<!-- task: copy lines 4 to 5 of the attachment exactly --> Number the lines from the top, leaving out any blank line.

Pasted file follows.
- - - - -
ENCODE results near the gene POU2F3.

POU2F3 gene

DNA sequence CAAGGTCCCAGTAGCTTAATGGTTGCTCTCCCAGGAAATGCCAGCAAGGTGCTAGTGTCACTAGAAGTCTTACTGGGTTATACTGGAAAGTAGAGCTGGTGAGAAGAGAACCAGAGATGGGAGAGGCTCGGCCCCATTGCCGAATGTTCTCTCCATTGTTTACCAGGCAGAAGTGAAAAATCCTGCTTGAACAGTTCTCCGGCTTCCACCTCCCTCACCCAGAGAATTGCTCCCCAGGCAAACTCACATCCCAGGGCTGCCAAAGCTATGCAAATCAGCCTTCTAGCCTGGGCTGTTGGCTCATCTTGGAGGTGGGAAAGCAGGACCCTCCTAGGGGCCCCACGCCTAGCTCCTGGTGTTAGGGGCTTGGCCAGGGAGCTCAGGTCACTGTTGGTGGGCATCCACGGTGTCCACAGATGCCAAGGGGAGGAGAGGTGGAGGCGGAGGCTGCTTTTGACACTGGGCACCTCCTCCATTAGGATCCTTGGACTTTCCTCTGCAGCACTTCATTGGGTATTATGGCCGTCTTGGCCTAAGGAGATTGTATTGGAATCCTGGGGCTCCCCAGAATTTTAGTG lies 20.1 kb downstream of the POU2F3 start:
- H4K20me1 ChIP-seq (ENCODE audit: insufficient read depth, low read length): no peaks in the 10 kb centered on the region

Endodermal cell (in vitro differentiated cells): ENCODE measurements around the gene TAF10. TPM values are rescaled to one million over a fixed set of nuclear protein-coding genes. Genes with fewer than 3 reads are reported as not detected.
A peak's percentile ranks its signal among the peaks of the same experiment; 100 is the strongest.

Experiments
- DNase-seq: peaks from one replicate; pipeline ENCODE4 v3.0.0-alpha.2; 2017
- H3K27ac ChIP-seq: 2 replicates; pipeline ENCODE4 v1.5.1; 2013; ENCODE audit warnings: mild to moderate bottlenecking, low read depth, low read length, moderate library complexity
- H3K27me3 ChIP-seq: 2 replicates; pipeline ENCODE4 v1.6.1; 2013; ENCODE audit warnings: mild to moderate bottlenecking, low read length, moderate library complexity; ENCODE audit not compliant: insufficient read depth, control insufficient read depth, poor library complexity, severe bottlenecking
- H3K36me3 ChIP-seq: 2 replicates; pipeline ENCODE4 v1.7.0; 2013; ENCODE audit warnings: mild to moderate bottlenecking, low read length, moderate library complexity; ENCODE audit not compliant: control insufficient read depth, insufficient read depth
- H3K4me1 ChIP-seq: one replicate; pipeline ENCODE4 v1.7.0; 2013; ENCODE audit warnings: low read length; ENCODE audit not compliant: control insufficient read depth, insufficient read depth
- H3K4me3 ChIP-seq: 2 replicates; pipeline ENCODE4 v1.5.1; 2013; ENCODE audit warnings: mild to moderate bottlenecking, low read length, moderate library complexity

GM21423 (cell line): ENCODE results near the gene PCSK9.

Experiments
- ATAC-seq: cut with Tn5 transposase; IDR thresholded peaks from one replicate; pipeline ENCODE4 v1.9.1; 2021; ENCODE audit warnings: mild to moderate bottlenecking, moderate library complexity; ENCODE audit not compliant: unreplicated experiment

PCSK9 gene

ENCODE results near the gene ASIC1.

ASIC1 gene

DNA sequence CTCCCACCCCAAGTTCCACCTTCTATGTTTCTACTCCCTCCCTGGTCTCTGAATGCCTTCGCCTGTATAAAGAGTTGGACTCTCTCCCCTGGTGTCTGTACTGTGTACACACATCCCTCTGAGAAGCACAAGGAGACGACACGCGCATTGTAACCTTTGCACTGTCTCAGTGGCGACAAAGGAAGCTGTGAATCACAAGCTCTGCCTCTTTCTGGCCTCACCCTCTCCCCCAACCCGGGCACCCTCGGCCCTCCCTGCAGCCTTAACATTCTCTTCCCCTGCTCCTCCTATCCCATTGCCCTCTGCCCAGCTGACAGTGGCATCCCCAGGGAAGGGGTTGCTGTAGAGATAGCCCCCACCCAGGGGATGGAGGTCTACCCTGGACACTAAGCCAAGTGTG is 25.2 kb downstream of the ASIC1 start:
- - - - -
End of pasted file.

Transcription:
- H4K20me1 ChIP-seq (ENCODE audit: insufficient read depth, low read length): no peaks in the 10 kb centered on the region

Endodermal cell (in vitro differentiated cells): ENCODE measurements around the gene TAF10. TPM values are rescaled to one million over a fixed set of nuclear protein-coding genes. Genes with fewer than 3 reads are reported as not detected.